Democrats are justifiably worried about holding onto control of the United States Senate in the midterm elections Nov. 4. Most forecasts have Republicans winning seven seats for a 52-48 advantage, which would almost certainly spell doom for any action on climate change. But here’s the real catch: Even if Democrats win the Senate by a slim margin, climate action could still be foiled for the next few years by members of their own party.
In several critical races, particularly in energy-producing states, Democratic candidates’ stated climate change beliefs somewhat echo their Republican opponents’. Most toe the party line and accept the idea that the world is warming, but resist action that could theoretically harm their home-state economies, such as cutting fossil fuels.
“In races like these, climate advocates don’t have a candidate to root for,” said RL Miller, chair of the California Democratic party’s environment caucus and founder of Climate Hawks Vote, a superPAC helping to elect climate-conscious candidates. “They are lose-lose scenarios for us. Sadly, there are more of these races than there should be at this point in the climate fight.”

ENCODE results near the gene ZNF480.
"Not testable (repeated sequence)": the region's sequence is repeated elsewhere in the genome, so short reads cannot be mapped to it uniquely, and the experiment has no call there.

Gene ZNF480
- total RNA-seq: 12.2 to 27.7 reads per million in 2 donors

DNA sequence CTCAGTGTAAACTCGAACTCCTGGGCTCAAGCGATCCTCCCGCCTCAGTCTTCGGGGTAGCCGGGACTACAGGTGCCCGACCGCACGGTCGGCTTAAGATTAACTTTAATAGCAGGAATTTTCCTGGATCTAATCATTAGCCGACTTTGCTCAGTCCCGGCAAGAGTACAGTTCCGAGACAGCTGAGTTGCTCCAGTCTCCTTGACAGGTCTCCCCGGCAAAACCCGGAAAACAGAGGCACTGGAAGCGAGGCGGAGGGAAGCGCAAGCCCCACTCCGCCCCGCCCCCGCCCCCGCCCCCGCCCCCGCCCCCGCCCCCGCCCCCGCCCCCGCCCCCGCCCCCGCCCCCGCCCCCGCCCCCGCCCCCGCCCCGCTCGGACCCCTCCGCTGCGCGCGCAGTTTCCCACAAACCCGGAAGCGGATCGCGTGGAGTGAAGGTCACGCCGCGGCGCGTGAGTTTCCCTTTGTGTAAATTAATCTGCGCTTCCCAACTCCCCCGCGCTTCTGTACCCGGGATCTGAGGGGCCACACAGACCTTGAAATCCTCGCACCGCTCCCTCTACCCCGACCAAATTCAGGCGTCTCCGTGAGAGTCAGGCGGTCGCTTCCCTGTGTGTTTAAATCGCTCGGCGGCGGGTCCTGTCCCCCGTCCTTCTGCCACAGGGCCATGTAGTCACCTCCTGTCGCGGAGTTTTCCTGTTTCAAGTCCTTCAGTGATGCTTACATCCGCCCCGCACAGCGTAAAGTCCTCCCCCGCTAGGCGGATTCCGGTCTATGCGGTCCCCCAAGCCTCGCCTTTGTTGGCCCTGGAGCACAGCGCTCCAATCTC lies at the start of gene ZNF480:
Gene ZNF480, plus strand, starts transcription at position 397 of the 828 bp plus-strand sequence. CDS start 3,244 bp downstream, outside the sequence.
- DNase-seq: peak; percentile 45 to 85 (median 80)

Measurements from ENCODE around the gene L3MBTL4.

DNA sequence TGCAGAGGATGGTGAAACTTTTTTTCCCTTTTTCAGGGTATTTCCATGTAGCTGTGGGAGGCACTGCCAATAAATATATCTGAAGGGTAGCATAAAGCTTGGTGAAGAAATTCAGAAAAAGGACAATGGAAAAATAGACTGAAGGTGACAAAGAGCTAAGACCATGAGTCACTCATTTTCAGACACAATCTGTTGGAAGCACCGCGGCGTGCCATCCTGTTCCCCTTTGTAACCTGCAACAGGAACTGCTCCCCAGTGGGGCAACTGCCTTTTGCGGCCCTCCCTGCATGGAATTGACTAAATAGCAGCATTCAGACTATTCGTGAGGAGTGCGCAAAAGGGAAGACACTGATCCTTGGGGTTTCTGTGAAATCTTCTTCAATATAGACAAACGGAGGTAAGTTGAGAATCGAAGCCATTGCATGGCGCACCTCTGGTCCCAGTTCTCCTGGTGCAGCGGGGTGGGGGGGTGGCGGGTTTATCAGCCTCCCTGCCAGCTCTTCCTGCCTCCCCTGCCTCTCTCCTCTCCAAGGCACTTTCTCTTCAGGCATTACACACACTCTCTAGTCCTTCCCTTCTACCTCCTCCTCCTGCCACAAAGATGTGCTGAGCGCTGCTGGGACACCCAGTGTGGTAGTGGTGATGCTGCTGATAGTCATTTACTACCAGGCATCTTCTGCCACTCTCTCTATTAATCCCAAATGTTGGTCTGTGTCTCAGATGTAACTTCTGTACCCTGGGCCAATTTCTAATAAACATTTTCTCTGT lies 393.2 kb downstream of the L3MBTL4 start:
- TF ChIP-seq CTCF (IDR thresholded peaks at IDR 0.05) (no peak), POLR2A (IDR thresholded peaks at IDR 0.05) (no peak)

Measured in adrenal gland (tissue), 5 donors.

In Kentucky’s senate faceoff, Democrat Alison Lundergan Grimes and Republican Mitch McConnell have fought over who is the biggest supporter of the coal industry, despite its accounting for only 0.6 percent of employment within the state. Grimes has said she accepts that climate change is happening, but calls President Obama’s attempts to regulate greenhouse gas emissions “overreaching.” Such an agenda, she adds, “adversely impacts jobs and middle-class families.”
Mary Landrieu of Louisiana, an 18-year veteran of the Senate who serves as chair of the Committee on Energy and Natural Resources, strongly supports offshore drilling and natural gas extraction. Sen. Mark Begich of Alaska frequently seeks federal funds to protect his state against climate impacts while fighting for permission to drill in the Arctic Ocean. Sen. Mark Pryor of Arkansas voted to prevent federal agencies from regulating greenhouse gases and to limit Congress’s ability to set up a federal tax or fee on carbon. Senate candidate Michelle Nunn of Georgia says on her website, “We must continue to decrease our reliance on foreign oil and confront the challenges of climate change,” and yet she is a vocal supporter of the Keystone XL tar sands pipeline, which would deepen U.S. dependence on a form of oil that produces more greenhouse gas emissions.